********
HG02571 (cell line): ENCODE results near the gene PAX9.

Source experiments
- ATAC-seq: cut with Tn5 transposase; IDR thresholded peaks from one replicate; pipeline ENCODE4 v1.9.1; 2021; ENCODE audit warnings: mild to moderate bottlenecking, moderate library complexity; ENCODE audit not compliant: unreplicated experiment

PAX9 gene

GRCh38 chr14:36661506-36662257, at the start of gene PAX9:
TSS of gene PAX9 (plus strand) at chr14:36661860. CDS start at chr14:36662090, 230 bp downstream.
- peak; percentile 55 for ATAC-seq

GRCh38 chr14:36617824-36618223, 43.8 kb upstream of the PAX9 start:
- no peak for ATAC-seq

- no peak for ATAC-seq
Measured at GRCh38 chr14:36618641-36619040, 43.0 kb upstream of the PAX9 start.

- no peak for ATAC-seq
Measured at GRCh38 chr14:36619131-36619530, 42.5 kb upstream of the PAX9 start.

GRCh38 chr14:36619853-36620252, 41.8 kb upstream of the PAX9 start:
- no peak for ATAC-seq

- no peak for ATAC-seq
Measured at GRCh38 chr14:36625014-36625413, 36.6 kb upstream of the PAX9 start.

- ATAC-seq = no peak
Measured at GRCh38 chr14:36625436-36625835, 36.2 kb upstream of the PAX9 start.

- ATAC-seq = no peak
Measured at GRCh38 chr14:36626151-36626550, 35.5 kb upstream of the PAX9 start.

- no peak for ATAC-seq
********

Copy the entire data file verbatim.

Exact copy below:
HG02571 (cell line): ENCODE results near the gene PAX9.

Source experiments
- ATAC-seq: cut with Tn5 transposase; IDR thresholded peaks from one replicate; pipeline ENCODE4 v1.9.1; 2021; ENCODE audit warnings: mild to moderate bottlenecking, moderate library complexity; ENCODE audit not compliant: unreplicated experiment

PAX9 gene

GRCh38 chr14:36661506-36662257, at the start of gene PAX9:
TSS of gene PAX9 (plus strand) at chr14:36661860. CDS start at chr14:36662090, 230 bp downstream.
- peak; percentile 55 for ATAC-seq

GRCh38 chr14:36617824-36618223, 43.8 kb upstream of the PAX9 start:
- no peak for ATAC-seq

- no peak for ATAC-seq
Measured at GRCh38 chr14:36618641-36619040, 43.0 kb upstream of the PAX9 start.

- no peak for ATAC-seq
Measured at GRCh38 chr14:36619131-36619530, 42.5 kb upstream of the PAX9 start.

GRCh38 chr14:36619853-36620252, 41.8 kb upstream of the PAX9 start:
- no peak for ATAC-seq

- no peak for ATAC-seq
Measured at GRCh38 chr14:36625014-36625413, 36.6 kb upstream of the PAX9 start.

- ATAC-seq = no peak
Measured at GRCh38 chr14:36625436-36625835, 36.2 kb upstream of the PAX9 start.

- ATAC-seq = no peak
Measured at GRCh38 chr14:36626151-36626550, 35.5 kb upstream of the PAX9 start.

- no peak for ATAC-seq